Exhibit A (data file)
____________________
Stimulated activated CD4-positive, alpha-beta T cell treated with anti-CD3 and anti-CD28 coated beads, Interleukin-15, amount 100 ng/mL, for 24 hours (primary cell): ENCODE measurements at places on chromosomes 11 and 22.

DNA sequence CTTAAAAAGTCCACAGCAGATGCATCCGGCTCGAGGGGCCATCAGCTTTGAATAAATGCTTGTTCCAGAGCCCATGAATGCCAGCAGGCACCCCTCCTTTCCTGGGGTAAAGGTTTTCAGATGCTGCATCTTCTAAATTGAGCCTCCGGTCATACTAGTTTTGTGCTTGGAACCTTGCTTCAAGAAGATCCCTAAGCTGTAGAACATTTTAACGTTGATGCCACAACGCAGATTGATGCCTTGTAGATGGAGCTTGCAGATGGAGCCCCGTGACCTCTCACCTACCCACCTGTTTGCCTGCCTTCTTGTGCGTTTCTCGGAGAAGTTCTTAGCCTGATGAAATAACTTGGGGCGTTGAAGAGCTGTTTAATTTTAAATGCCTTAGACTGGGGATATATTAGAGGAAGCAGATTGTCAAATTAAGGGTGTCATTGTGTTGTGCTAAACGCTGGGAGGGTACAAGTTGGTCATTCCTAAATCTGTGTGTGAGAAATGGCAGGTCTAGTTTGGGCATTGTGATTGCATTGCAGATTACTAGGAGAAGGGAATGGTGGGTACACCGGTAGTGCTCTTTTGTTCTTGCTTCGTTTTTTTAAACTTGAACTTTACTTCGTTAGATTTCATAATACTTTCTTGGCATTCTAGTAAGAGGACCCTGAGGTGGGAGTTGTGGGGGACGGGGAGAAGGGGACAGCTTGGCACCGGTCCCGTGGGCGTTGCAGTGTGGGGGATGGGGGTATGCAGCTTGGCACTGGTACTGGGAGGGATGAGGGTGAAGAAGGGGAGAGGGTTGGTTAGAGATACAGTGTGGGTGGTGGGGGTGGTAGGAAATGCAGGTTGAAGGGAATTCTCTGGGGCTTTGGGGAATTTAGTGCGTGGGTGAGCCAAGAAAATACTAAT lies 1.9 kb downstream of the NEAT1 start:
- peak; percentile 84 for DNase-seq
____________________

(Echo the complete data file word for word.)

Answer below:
Stimulated activated CD4-positive, alpha-beta T cell treated with anti-CD3 and anti-CD28 coated beads, Interleukin-15, amount 100 ng/mL, for 24 hours (primary cell): ENCODE measurements at places on chromosomes 11 and 22.

DNA sequence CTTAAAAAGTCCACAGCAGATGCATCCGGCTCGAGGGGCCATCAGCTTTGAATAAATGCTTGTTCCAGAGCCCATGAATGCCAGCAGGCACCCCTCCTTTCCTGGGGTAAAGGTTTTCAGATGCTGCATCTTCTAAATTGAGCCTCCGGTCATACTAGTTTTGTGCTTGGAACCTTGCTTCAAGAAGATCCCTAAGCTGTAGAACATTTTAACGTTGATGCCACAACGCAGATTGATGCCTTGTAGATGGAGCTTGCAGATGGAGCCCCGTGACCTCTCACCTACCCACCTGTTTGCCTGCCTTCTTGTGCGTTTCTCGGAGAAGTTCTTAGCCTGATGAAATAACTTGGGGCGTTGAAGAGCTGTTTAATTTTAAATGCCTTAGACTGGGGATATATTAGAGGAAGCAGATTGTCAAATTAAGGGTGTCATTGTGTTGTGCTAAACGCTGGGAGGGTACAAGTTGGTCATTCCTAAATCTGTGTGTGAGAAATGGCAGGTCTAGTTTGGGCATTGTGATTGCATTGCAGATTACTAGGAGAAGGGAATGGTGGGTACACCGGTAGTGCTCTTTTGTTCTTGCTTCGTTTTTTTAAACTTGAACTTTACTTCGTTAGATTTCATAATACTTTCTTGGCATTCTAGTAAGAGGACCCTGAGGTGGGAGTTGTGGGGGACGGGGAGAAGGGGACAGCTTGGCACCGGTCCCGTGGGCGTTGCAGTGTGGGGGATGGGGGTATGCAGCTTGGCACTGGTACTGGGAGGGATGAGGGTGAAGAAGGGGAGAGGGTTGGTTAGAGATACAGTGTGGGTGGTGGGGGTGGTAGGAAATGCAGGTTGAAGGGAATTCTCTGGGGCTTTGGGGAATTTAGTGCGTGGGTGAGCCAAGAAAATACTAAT lies 1.9 kb downstream of the NEAT1 start:
- peak; percentile 84 for DNase-seq